Sadly, Myr’nn does not believe that J’onn is who he says he is, convinced that his son would have never fled Mars. J’onn is gutted by the knowledge that his father thinks him to be a coward. All of his attempts to convince his father meet with resistance. Myr’nn thinks that it’s another trick by the White Martians to break him. Fed up with the lack of progress, some of the members of the resistance seek to force themselves in Myr’nn’s mind. Kara and J’onn help Myr’nn escape, and J’onn takes them to their home, which is still remarkably in tact considering it’s been several hundred years. Myr’nn is devastated by what he considers to be a cruel White Martian trick, but Kara is able to get through to him long enough to convince him to listen to J’onn. The two link minds and share a particularly happy memory, wherein Myr’nn came home early to surprise J’onn for his birthday. The two embrace. When the resistance catches up to them, Myr’nn tells them where the White Martians were taking the staff.
The battle for the staff is quick and brutal. Kara is thrown around quite a bit but is finally able to grab the staff; whether accidentally or on purpose, she uses the staff to disintegrate a couple of White Martians. When the battle is over, she hands the staff over to the resistance, but they decide that it is simply too powerful of a weapon to be trusted to any side. They ask Kara and J’onn to take it to Earth and bury it so that it cannot be used by them; they must be better than their enemies. I really felt like “Far From the Tree” made an excellent point; sometimes, you are going to have to fight for what you believe in, but you should never compromise your morals. The resistance were willing to fight to keep the staff out of the White Martians’ hands, but they didn’t want to use the staff themselves.
In the end, M’Gann elects to stay on Mars and continue the fight, while Myr’nn comes with his son to Earth.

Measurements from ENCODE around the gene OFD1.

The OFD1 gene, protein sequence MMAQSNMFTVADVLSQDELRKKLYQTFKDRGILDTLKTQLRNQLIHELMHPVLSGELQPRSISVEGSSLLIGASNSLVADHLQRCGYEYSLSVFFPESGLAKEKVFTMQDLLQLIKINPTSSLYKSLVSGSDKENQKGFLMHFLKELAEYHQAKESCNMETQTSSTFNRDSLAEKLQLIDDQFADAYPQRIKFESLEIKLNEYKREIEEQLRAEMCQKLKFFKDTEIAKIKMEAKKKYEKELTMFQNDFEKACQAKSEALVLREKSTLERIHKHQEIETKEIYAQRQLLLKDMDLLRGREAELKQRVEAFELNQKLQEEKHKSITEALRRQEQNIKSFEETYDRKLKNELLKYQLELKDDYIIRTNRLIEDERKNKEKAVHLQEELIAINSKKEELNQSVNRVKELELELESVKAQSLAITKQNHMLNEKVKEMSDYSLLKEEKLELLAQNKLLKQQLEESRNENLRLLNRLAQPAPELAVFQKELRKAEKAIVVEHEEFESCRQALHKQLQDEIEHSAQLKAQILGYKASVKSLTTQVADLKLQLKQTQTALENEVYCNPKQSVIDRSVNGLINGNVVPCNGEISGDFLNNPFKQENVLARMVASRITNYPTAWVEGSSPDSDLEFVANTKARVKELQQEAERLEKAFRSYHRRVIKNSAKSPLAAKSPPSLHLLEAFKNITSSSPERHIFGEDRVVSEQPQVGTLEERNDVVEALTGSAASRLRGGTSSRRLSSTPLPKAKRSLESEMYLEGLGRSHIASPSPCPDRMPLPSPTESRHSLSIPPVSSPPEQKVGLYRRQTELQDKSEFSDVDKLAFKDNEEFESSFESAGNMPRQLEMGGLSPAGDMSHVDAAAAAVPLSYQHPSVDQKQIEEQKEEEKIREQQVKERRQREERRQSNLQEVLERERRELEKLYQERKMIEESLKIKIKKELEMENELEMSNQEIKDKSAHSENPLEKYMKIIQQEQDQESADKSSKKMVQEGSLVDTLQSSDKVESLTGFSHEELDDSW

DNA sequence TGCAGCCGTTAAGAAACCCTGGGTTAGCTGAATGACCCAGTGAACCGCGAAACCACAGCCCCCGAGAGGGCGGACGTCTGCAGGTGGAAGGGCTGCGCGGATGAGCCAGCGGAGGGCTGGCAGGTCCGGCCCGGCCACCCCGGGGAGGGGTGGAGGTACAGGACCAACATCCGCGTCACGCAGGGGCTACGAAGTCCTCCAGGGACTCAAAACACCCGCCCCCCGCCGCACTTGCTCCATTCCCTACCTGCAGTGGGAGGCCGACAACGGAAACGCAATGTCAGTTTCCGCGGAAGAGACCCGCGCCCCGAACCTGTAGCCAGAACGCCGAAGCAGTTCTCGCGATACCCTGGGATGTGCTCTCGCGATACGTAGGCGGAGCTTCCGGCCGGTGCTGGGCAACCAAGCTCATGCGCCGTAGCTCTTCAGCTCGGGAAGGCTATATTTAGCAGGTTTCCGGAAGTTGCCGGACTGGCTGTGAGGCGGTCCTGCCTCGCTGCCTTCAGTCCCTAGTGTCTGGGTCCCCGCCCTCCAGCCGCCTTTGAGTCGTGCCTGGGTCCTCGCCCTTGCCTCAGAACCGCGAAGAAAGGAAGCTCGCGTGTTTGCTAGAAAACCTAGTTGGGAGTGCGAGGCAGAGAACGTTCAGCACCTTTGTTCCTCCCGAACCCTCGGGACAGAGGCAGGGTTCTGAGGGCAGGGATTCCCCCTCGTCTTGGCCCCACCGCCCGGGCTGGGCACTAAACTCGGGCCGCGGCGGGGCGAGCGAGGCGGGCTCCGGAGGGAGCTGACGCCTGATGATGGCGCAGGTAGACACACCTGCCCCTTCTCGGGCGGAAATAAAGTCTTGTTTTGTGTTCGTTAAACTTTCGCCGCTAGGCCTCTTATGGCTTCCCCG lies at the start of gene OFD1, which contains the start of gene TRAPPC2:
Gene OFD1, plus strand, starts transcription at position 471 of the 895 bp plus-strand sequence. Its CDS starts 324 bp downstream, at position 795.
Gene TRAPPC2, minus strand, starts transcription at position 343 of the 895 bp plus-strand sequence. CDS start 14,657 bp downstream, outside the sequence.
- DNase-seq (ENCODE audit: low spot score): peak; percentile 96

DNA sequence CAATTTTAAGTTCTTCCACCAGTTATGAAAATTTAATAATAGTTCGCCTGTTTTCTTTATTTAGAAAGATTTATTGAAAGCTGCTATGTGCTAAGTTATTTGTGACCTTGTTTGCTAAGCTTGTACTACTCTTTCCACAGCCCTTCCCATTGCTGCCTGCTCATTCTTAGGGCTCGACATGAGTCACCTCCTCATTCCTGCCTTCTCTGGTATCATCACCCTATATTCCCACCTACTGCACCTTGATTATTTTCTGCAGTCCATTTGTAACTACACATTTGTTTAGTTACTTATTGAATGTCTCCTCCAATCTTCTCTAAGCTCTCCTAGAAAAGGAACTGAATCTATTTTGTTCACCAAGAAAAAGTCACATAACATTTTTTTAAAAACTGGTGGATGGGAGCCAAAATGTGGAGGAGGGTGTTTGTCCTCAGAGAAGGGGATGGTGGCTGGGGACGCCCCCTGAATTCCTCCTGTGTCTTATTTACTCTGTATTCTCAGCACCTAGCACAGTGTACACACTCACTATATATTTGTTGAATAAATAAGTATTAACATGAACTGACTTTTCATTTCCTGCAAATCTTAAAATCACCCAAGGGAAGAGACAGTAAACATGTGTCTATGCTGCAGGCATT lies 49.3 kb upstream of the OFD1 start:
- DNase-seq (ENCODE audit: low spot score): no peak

- The scene where Kara drives J’onn’s car into the cave while blasting Britney Spears, claiming she got lost on her way to Albuquerque, is one of my favorite scenes ever on this show. It was a fantastic light moment in an otherwise emotionally heavy episode.
- It was an inspired choice by Supergirl to bring in Carl Lumbly, who has voiced the Martian Manhunter in many a Justice League cartoon, to play J’onn’s father. But I shouldn’t be surprised, considering this is a show who has the original Supergirl playing Supergirl’s mother.
- I was happy to see M’Gann again, but her and J’onn’s parting conversation makes me wonder if I should be worried about her.
- Even though Alex conceded that Maggie was enough, I suspect that the children issue will continue to be a thorn in their relationship. Maggie is very clear about not wanting kids, and I don’t know if Alex will be okay with that. By the way, can I just say that I appreciate how no one is judging Maggie for not wanting children?
Have you guys watched “Far From the Tree”? What did you think?
Author: Jamie Sugah
Jamie has a BA in English with a focus in creative writing from THE Ohio State University. She self-published her first novel, The Perils of Long Hair on a Windy Day, is available through Amazon. She is currently an archivist and lives in New York City with her demon ninja vampire cat. She covers television, books, movies, anime, and conventions in the NYC area.